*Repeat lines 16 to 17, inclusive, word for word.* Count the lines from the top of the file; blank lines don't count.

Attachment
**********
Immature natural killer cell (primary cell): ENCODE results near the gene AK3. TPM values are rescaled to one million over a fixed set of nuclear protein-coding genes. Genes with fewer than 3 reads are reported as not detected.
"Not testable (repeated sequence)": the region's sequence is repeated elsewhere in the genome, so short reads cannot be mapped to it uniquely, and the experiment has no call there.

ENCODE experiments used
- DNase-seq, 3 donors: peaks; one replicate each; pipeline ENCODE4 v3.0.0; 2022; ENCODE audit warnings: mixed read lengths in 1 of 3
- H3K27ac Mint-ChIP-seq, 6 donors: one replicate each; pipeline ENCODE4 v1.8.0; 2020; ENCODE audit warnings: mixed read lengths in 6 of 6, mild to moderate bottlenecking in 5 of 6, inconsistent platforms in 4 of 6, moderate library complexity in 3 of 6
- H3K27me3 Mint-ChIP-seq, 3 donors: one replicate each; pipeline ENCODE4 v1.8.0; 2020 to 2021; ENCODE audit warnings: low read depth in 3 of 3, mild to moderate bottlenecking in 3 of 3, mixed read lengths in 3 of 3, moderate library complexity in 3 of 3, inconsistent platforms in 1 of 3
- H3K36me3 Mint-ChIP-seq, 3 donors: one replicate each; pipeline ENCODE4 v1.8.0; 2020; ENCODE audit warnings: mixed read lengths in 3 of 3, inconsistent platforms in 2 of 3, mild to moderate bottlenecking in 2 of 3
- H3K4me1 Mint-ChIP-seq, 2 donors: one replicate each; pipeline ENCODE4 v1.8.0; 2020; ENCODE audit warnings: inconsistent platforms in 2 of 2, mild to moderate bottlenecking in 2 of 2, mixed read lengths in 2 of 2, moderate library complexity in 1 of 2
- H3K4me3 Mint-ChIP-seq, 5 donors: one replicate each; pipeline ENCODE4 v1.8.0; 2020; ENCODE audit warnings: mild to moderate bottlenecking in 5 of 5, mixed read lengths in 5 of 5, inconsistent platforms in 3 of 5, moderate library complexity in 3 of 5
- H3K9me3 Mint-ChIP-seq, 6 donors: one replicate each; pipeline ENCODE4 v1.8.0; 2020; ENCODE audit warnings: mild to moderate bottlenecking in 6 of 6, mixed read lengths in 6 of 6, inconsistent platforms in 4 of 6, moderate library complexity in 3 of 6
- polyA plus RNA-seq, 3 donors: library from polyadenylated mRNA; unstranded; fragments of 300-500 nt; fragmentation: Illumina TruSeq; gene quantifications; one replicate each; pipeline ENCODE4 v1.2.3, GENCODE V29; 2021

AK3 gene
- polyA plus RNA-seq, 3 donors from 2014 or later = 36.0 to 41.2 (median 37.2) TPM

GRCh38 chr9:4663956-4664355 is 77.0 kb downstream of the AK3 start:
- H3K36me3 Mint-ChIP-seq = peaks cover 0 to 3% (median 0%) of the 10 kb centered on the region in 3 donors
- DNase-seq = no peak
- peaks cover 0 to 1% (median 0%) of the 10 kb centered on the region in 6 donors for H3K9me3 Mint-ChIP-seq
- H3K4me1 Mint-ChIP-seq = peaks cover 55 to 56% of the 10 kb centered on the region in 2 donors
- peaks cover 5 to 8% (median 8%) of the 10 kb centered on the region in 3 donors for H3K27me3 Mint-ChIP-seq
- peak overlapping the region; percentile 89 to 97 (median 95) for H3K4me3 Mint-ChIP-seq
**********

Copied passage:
- DNase-seq = no peak
- peaks cover 0 to 1% (median 0%) of the 10 kb centered on the region in 6 donors for H3K9me3 Mint-ChIP-seq